Some notes from a former Park Ranger at Fort McHenry. I’m glad you saw the error of this ridiculous presentation, but let’s further clear some things up.
2. We know exactly how many prisoners Key wanted to release, but KEY WASN’T THE ONE SENT TO RELEASE THEM. Colonel John Skinner of the U.S. State Department was the official liaison between the U.S. Government and the Court of St. James in regard to prisoner negotiations in this conflict. He had an office in Annapolis, and personally knew Cochrane and Cockburn because of his job…they had successfully negotiated prisoner release before, although under fairly different circumstances.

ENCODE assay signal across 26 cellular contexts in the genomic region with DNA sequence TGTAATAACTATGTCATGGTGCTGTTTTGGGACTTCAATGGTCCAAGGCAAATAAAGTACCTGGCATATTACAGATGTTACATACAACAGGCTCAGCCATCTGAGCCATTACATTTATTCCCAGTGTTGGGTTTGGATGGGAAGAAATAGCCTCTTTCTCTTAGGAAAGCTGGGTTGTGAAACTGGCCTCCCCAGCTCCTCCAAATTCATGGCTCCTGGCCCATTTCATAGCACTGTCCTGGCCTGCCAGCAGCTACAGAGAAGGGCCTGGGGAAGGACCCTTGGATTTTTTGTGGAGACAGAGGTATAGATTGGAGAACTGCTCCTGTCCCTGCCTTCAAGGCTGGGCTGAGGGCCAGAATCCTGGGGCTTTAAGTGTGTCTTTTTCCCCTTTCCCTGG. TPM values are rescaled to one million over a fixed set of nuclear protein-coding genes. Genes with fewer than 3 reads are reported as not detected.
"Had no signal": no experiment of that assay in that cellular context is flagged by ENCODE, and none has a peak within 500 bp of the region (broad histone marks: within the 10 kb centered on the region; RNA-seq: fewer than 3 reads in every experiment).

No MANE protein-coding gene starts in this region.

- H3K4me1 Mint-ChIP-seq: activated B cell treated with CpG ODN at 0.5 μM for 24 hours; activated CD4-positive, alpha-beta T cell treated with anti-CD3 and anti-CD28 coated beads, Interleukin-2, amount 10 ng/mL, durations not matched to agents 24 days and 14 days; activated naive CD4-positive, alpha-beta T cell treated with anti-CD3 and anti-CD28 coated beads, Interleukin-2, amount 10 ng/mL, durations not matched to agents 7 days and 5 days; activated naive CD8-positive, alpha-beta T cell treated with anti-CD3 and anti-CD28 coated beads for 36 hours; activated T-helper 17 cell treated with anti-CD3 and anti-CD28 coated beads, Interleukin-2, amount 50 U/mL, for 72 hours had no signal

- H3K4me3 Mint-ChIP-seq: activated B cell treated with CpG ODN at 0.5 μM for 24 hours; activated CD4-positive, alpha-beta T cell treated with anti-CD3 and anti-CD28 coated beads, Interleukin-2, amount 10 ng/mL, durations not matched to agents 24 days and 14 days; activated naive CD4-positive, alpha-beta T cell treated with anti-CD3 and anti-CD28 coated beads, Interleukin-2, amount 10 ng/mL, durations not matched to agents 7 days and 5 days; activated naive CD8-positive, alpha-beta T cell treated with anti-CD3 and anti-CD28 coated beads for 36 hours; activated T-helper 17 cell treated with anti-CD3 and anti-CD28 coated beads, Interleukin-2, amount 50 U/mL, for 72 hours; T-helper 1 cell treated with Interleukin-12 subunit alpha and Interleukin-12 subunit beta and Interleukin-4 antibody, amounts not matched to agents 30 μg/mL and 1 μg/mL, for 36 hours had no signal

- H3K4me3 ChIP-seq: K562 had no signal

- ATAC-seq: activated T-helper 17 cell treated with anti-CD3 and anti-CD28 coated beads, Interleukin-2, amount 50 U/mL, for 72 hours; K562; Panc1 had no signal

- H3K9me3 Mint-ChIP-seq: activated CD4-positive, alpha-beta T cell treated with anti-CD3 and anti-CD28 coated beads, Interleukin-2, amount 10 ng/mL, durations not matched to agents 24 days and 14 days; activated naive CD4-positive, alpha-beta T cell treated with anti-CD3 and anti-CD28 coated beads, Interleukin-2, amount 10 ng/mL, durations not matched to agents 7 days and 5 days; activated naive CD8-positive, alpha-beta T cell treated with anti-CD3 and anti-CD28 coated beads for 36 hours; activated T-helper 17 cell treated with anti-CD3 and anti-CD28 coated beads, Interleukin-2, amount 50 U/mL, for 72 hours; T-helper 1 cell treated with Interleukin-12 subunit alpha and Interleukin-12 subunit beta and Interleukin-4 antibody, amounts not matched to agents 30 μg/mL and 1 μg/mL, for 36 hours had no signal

He knew Cochrane and Cockburn, but did not however, know Dr. Beanes, and could not personally attest to Beans’ character or WHY the British should release him. Beanes was being held because of a fairly sticky situation involving broken promises and British soldiers being attacked/attempted kidnapped at night by local civilians. F.S. Key knew Beanes personally, was a fairly popular and successful lawyer, and was also carrying letters written by severely wounded British soldiers that had been left behind at Bladensburg, attesting to their good treatment by the American government (they had been placed in a hospital, and were being given medical care). Key was just a sweetener to the deal. In short, they weren’t sure the British were going to agree to give Upper Marlboro their doctor back, so they sent their top man and another guy, who knows the doctor – and also has letters attesting that we’re taking care of our British prisoners.